With the changes that are proposed to superannuation by the Federal Government as part of their May 2016 Budget, superannuation is looking a much less attractive option as a strategy for wealth management planning. Could family trusts become the new super?
A family trust is usually set up to conduct a family business or to hold a family’s assets. They have three key advantages to using them:
- They can help to protect a family’s assets from the liabilities of one or more of the family members;
- There are no restrictions into how much money can be put in or taken out and the trust can hold any type of asset;
- They can reduce household tax bills by family members utilising their tax-free thresholds.
The cost of running a trust is around $2,000 per year. The amount needed to make them worthwhile is dependent on an individual’s tax rates and ultimately how much tax can be saved each year.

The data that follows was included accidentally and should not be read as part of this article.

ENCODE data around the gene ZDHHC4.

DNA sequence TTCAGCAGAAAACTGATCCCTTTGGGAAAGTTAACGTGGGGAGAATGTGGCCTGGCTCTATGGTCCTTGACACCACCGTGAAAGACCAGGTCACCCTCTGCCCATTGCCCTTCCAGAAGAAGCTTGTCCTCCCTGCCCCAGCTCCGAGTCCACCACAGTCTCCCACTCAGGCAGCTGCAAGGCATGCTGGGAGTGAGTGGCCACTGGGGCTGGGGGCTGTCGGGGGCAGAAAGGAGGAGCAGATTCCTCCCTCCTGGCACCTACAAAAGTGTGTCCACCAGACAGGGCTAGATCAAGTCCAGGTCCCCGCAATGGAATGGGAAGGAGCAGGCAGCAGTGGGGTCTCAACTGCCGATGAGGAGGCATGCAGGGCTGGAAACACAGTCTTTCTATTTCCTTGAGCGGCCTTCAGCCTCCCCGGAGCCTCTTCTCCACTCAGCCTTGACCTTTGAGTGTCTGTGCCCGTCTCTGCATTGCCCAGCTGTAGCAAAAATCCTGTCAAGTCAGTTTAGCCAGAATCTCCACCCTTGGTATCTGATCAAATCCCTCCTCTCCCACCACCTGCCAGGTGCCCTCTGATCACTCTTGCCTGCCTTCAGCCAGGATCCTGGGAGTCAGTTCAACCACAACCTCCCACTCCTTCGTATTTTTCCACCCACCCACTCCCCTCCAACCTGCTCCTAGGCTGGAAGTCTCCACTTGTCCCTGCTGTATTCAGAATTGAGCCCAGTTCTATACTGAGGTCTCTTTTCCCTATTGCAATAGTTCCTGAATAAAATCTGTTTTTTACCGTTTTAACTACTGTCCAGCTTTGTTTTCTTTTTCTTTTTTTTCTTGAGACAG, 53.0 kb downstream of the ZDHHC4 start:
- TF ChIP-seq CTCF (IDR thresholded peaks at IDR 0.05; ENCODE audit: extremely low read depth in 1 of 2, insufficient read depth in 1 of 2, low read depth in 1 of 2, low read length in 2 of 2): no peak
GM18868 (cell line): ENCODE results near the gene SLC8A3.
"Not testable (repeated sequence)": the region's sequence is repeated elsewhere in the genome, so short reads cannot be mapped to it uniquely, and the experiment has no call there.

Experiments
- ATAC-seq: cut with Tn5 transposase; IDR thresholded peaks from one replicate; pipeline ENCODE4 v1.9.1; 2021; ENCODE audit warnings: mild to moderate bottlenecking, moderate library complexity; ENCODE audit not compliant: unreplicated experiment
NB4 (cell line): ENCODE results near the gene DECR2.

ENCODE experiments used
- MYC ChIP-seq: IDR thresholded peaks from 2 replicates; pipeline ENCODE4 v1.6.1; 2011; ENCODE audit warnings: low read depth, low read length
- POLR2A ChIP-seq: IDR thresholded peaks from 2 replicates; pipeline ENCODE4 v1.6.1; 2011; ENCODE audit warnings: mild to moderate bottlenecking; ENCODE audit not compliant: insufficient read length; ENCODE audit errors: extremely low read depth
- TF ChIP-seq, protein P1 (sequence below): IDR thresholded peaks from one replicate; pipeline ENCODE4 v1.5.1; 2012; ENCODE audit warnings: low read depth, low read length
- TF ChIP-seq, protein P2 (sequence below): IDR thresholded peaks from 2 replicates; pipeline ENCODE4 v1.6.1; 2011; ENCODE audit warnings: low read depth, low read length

One of the most common family trust structures is appointing a couple as trustees and all family members as beneficiaries. There is also the option to appoint other family members, such as grandparents, or a corporate beneficiary. The latter would generally only work where the trusts are large and the beneficiaries marginal tax rates are greater than 28.5%.
A family trust works as a tax management tool by offsetting capital gains and earnings against the beneficiary on the lowest marginal tax rate. Assets can also be left to beneficiaries without having to transfer ownership of the assets.
Family trusts are not for everyone and care needs to be taken around setting up the trust and on how distributions are treated. If you are considering setting up a trust or would like further information, please give us a call.